Larry Eustachy’s $1 million-a-year job as men’s basketball coach at Iowa State University might well be in jeopardy, and a former St. Louis U. High student and his camera played a part in the controversy.
Sean Devereaux, 21, snapped several photographs of Eustachy at a party at Devereaux’s apartment in downtown Columbia, Mo., in the early-morning hours of Jan. 22, a few hours after Missouri beat Iowa State 64-59 at Hearnes Center. Eustachy, 47 and married, is shown in the photos with a beer can in his hands, embracing young women and kissing them on the cheek.
Devereaux, a junior English major at Missouri, sent 12 negatives to the Des Moines Register, which published the photos Monday, along with a story that quoted several people who attended the party. The story also said Eustachy had partied with students after a game at Kansas State in January 2002 and “wound up in an argument with a student who found the coach’s arm around his 19-year-old sister.”
Eustachy arrived at the Columbia party with Mizzou basketball player Josh Kroenke, although Devereaux said he wasn’t sure whether they had come together. “Josh hangs out a lot with the guys who live above us,” Devereaux said. “They might have just showed at the same time and talked to each other.”
MU officials refused Tuesday to make Kroenke, 22, available for an interview. Devereaux said no other Tigers players were at the party, nor were any Mizzou coaches. He said Eustachy arrived with some “other old guys” but that he didn’t know whether they were Iowa State assistant coaches. According to the Register, Eustachy does not like to fly and usually drives to games while the team goes by chartered airplane. The team returns home immediately after the game. Eustachy often drives back the next day.
Eustachy’s appearance was a surprise, Devereaux said. “It’s not every day you get a guy who makes like $1.2 (million) in your living room, just hanging out,” he said. But he added that Eustachy quickly wore out his welcome.
“His friends tried to get him to leave about 45 minutes after he got here, but he wouldn’t leave with them,” Devereaux said. “At first it was kind of cool. But then after his (friends) left, it was kind of like, `What are you doing here, guy?'”
Later Monday, after the story and photos appeared in the Register, Eustachy’s attorney issued a statement in which Eustachy is quoted as apologizing for his behavior. Iowa State officials have declined to discuss what actions, if any, might be taken. Eustachy has a 101-59 record in five seasons at ISU.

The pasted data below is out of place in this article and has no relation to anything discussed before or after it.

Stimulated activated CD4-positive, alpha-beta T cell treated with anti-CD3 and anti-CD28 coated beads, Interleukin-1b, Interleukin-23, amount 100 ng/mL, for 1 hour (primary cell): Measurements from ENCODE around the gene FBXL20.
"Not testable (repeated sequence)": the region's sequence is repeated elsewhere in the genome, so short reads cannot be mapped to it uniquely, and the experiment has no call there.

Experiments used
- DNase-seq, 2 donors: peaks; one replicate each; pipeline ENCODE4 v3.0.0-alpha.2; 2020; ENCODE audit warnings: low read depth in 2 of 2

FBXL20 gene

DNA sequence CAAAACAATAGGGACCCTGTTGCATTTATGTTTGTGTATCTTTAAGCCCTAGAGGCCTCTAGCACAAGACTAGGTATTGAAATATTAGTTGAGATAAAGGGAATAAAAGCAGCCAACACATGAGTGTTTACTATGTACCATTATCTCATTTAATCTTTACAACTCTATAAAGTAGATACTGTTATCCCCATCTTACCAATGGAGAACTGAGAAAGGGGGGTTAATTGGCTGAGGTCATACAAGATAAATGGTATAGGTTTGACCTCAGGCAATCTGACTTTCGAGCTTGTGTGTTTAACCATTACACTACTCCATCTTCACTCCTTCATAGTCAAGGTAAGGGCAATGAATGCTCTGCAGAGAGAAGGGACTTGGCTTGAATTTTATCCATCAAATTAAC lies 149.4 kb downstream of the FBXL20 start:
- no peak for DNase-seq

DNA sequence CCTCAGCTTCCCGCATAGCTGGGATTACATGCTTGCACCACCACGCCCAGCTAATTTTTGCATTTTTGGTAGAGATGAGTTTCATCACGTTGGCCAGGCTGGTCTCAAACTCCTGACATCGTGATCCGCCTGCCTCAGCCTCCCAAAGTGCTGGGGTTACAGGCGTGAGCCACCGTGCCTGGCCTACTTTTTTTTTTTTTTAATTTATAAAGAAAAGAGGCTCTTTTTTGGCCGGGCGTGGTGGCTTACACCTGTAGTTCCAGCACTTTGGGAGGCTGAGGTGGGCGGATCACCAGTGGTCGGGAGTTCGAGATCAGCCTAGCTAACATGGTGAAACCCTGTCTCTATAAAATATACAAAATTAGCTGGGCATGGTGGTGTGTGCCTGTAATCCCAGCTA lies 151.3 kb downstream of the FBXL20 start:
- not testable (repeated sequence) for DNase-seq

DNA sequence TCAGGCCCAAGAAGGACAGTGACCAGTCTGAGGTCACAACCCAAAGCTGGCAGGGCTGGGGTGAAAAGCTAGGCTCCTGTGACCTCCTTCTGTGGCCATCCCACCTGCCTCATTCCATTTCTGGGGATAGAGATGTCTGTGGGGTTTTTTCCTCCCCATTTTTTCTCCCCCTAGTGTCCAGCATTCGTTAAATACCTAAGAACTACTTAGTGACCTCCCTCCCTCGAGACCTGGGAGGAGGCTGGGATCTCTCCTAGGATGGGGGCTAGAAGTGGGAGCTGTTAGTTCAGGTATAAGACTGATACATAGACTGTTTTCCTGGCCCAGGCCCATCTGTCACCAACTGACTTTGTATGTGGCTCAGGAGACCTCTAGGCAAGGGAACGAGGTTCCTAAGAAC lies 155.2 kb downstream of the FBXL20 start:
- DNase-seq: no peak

At least one member of the school’s board of regents has called for his ouster. In an editorial in Tuesday’s editions, the Register also called for Eustachy’s removal.
Devereaux said he began taking photos soon after Eustachy arrived. “He posed for most of the photos, probably three-fourths of the ones I took,” Devereaux said. “But after I’d take that first picture, (the girls) would try to squirm out from underneath his arm and he’d lean over and try to stick his tongue in their ear.
“After a while, they said, ‘He’s creeping me out. I don’t want any more pictures.'”
The Register interviewed five other party-goers and reported that their stories supported Devereaux’s account of the evening’s activities. Mizzou sophomore Elizabeth Noce told the Register: “We thought it was really funny he was there, and then as the night progressed, he was drinking more and more. The comments he was making to some of my friends while he was there turned inappropriate.”
Devereaux said although several friends urged him to send the photos to the media, he took no action for nearly two months. Then, after another friend encouraged him to contact the Register, Devereaux talked with reporter Tom Witosky and mailed the negatives. Devereaux said he wasn’t paid by the newspaper.
“You’re a public figure, with a wife and kids, and making that kind of money, you’re supposed to represent your school in a certain way,” Devereaux said. “You shouldn’t go around doing that.”
Although Devereaux acknowledged that he “feels sorry for (Eustachy) in a way,” he said doesn’t regret making the photos public.
“His actions … however that university feels they have to deal with it, that’s how they should deal with it,” he said. “Whatever they see fit is what’s going to happen.”